Diversity in publishing is something I’m passionate about and, when I got talking to R J Gould, author of A Street Café Named Desire, which was recently nominated for a top romance award, he raised an interesting point with me, one often set aside in the debate. Why do so few men write romance? Here’s what he had to say…
Looking around the room at the last Romantic Novelists’ Association’s conference, I noticed I was one of just ten or so men out of 200+. I was also the only man nominated for the association’s Joan Hessayon Award this year out of 14. The low number of male candidates is nothing unusual but it’s no surprise when so few men write romance.
Where are all the men?
Could many men be put off writing and reading in the genre because they don’t feel represented? As most readers are female, it’s understandable why so many focus predominantly on a woman’s point of view, following her as she travels along a pathway fraught with challenges as she attempts to win an alpha male. For example, in Sophie Kinsella’s Confessions of a Shopaholic, Rebecca chases a millionaire called Luke Brandon and Helen Fielding’s Bridget Jones is after barrister, Mark Darcy.
It’s easy to see how this formula began. The romance novel was born in an era when young women had very little say over their choice of husband. Even if they couldn’t win the man of their dreams in real life, at least they could be rewarded with fictional victories. These stories may be uplifting, even for modern women who have choice, but are we setting them up for dissatisfaction? How many men match up to imaginary alphas?
I’d like to see more modern-day twists to the tale of the insecure woman chasing the alpha male. Although there are still inequalities, plenty of women are more powerful, socially and sexually confident, and financially successful than their male counterparts. Women are as likely to take the lead in starting, maintaining and ending relationships as men are. Surely it’s time for novels featuring insecure men chasing alpha females?
We need more modern heroes
We need men in romance novels who are unique, have flaws, eccentricities and emerge from their own point of view, rather than the perception of female protagonists. Maybe they’re sensitive, in touch with their emotions and mirror women’s feelings, moods, and responses more too.
As romance writing is all about relationships, and bearing in mind many of the objects are going to be males, I’d love to see more modern men both as writers and readers. The trouble is, men are put off by the category ‘Romance’. Although I’m listed as a romance novelist, I don’t write with this genre in mind. I use humour to describe past, present and sought after relationships. My characters are ordinary people trying to make the most of their lives while carrying a juggernaut of baggage. Maybe ‘Relationships’ would be a better name for the genre although it sounds a bit like a counselling manual.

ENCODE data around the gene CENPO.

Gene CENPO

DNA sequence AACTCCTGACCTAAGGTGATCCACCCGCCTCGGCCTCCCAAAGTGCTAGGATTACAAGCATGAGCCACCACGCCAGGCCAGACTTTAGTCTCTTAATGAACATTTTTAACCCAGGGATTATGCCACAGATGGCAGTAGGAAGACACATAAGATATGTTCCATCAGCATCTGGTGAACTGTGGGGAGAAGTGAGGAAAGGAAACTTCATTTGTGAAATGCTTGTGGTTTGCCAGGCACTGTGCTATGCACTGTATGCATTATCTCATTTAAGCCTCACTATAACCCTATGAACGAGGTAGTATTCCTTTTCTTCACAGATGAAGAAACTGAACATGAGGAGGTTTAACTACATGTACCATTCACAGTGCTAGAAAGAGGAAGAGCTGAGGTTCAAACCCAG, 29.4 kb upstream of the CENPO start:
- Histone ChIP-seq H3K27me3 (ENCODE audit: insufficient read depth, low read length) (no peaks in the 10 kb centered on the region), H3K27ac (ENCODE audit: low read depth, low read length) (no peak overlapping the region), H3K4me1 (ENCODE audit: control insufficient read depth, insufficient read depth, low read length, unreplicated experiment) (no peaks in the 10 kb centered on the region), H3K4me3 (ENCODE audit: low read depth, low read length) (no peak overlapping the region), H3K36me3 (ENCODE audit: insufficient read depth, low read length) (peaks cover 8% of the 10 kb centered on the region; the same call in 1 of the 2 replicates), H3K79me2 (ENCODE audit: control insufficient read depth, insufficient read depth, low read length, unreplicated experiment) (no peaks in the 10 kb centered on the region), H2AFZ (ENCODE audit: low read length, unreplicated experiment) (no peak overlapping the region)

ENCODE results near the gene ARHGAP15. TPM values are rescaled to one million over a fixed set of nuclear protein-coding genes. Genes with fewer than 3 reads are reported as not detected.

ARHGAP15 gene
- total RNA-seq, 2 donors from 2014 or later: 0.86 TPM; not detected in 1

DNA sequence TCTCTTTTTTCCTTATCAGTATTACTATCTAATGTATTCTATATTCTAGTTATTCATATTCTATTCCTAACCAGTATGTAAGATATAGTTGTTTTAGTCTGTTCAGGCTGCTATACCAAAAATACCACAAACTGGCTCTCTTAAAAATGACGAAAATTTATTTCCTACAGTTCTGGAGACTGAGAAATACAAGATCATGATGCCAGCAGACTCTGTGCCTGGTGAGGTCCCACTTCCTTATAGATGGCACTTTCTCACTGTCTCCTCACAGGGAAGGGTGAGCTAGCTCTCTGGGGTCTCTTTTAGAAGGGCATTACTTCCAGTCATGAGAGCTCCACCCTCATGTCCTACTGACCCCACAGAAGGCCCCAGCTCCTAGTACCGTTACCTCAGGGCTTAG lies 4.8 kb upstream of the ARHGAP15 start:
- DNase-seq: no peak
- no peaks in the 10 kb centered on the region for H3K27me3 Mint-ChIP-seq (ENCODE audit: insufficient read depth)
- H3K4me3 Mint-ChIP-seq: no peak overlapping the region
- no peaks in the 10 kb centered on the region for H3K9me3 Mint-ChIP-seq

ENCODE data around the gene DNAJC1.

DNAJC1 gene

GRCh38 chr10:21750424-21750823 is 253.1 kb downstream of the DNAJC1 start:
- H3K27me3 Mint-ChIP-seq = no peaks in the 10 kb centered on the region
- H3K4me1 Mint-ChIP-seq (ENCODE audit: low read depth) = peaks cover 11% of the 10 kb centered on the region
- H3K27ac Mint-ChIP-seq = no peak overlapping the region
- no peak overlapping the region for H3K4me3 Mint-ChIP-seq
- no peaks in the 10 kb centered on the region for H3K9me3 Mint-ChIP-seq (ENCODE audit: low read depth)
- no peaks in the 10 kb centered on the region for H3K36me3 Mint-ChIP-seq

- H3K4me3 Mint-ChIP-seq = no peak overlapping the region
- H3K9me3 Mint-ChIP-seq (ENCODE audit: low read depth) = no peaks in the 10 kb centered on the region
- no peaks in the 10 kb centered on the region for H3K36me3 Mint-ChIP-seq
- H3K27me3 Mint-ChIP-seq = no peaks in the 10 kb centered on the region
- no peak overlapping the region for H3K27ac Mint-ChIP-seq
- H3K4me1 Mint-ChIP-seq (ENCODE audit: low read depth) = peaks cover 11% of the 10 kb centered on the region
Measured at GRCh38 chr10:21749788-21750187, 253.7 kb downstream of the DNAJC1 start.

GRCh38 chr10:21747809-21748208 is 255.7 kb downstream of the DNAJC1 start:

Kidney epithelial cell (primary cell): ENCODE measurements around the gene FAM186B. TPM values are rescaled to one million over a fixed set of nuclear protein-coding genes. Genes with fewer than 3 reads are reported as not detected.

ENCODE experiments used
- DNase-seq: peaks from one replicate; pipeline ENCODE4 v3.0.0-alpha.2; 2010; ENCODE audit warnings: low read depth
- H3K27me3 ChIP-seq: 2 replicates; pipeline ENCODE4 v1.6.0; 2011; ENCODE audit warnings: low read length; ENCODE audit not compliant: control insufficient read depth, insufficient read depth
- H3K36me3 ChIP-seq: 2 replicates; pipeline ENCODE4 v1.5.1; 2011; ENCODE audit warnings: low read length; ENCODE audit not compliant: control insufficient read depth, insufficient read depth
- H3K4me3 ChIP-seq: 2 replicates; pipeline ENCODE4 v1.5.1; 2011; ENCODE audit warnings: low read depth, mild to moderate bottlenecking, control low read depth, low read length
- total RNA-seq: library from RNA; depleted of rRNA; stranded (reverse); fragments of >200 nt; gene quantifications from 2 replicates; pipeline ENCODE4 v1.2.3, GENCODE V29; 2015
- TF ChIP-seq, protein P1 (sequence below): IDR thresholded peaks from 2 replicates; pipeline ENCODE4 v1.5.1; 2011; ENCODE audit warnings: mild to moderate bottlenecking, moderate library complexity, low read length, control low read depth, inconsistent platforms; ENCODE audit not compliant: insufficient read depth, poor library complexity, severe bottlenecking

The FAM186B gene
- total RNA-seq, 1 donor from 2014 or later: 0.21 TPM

The romance category is wider than ever. A quick search on Amazon brings up a wide range of sub- and even sub-sub-genres. Romance is blended with Paranormal, Science Fiction, Fantasy and even Time Travel. Yet so many cover designs put most men off especially the clichéd naked, male torso. When I spend time on the train, I notice that most of the readers tend to be women while most men browse newspapers, play games, watch films or analyse spread sheets on their laptops and phones. And, if they are reading books, it’s certainly not romance. It’s a shame. If only more men would give the genre a chance.
Readers enjoy a different perspective
My readers, the vast majority women, tell me they enjoy having a male perspective and say it provides an interesting insight into relationships. They enjoy reading about a man who’s an active character rather than a passive object. All the things that make a good female lead apply to the male – the possession of both strengths and flaws, complexity, consistency but room to grow, the ability to surprise and realistic dialogue. They need to be unique and interesting with personalities to which readers can relate.
To check the balance of the characters in your writing, you could take a romantic scene from either something you’ve written or from another author’s work. Swap the characters’ genders – Abbie becomes Andy and Andy becomes Abbie. Keep everything else the same – action, dialogue, thoughts. If you feel that now the female isn’t coming across convincingly enough, it may suggest a need to strengthen how you portray your male. And, if there’s a man in your life, why not encourage him to write a great romance too?
What do you think? Should more men write romance? Would you like to see more realistic romantic heroes? Are you writing about one? I’d love to hear your thoughts.